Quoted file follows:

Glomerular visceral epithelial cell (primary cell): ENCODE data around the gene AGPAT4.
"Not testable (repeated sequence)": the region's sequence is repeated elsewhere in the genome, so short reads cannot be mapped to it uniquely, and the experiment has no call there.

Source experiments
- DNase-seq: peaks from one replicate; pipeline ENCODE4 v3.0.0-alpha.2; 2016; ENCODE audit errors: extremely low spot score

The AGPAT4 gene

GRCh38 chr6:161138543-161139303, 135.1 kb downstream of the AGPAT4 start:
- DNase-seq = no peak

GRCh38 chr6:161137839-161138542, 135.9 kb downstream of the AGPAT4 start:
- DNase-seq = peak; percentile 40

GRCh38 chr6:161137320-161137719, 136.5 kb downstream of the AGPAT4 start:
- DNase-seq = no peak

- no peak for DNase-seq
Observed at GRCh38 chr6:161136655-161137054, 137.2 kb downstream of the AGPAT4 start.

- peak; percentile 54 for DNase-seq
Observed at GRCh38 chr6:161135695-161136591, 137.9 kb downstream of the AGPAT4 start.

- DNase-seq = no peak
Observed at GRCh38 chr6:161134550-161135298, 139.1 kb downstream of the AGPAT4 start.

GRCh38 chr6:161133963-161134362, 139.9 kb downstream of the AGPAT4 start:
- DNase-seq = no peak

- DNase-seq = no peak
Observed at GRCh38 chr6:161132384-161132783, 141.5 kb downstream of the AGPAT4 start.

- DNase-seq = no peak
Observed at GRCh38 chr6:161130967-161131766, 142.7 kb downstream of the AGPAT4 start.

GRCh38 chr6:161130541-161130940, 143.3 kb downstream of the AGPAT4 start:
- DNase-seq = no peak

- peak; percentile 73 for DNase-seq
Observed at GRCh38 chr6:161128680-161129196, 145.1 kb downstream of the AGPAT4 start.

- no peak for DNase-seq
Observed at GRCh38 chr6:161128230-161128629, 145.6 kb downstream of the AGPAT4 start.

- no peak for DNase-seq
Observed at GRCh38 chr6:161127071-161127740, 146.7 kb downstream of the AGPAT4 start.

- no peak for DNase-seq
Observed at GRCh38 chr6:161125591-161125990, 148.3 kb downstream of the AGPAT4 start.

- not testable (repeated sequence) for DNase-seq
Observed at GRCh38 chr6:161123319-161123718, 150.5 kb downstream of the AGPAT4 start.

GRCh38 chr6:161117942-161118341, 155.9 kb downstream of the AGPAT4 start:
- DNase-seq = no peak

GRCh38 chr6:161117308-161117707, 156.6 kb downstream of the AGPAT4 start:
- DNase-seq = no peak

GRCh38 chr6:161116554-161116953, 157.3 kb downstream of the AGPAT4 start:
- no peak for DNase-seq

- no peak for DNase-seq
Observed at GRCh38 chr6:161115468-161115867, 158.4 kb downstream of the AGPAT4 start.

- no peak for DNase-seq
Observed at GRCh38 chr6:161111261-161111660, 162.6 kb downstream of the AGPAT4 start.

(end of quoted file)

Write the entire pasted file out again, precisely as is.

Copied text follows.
Glomerular visceral epithelial cell (primary cell): ENCODE data around the gene AGPAT4.
"Not testable (repeated sequence)": the region's sequence is repeated elsewhere in the genome, so short reads cannot be mapped to it uniquely, and the experiment has no call there.

Source experiments
- DNase-seq: peaks from one replicate; pipeline ENCODE4 v3.0.0-alpha.2; 2016; ENCODE audit errors: extremely low spot score

The AGPAT4 gene

GRCh38 chr6:161138543-161139303, 135.1 kb downstream of the AGPAT4 start:
- DNase-seq = no peak

GRCh38 chr6:161137839-161138542, 135.9 kb downstream of the AGPAT4 start:
- DNase-seq = peak; percentile 40

GRCh38 chr6:161137320-161137719, 136.5 kb downstream of the AGPAT4 start:
- DNase-seq = no peak

- no peak for DNase-seq
Observed at GRCh38 chr6:161136655-161137054, 137.2 kb downstream of the AGPAT4 start.

- peak; percentile 54 for DNase-seq
Observed at GRCh38 chr6:161135695-161136591, 137.9 kb downstream of the AGPAT4 start.

- DNase-seq = no peak
Observed at GRCh38 chr6:161134550-161135298, 139.1 kb downstream of the AGPAT4 start.

GRCh38 chr6:161133963-161134362, 139.9 kb downstream of the AGPAT4 start:
- DNase-seq = no peak

- DNase-seq = no peak
Observed at GRCh38 chr6:161132384-161132783, 141.5 kb downstream of the AGPAT4 start.

- DNase-seq = no peak
Observed at GRCh38 chr6:161130967-161131766, 142.7 kb downstream of the AGPAT4 start.

GRCh38 chr6:161130541-161130940, 143.3 kb downstream of the AGPAT4 start:
- DNase-seq = no peak

- peak; percentile 73 for DNase-seq
Observed at GRCh38 chr6:161128680-161129196, 145.1 kb downstream of the AGPAT4 start.

- no peak for DNase-seq
Observed at GRCh38 chr6:161128230-161128629, 145.6 kb downstream of the AGPAT4 start.

- no peak for DNase-seq
Observed at GRCh38 chr6:161127071-161127740, 146.7 kb downstream of the AGPAT4 start.

- no peak for DNase-seq
Observed at GRCh38 chr6:161125591-161125990, 148.3 kb downstream of the AGPAT4 start.

- not testable (repeated sequence) for DNase-seq
Observed at GRCh38 chr6:161123319-161123718, 150.5 kb downstream of the AGPAT4 start.

GRCh38 chr6:161117942-161118341, 155.9 kb downstream of the AGPAT4 start:
- DNase-seq = no peak

GRCh38 chr6:161117308-161117707, 156.6 kb downstream of the AGPAT4 start:
- DNase-seq = no peak

GRCh38 chr6:161116554-161116953, 157.3 kb downstream of the AGPAT4 start:
- no peak for DNase-seq

- no peak for DNase-seq
Observed at GRCh38 chr6:161115468-161115867, 158.4 kb downstream of the AGPAT4 start.

- no peak for DNase-seq
Observed at GRCh38 chr6:161111261-161111660, 162.6 kb downstream of the AGPAT4 start.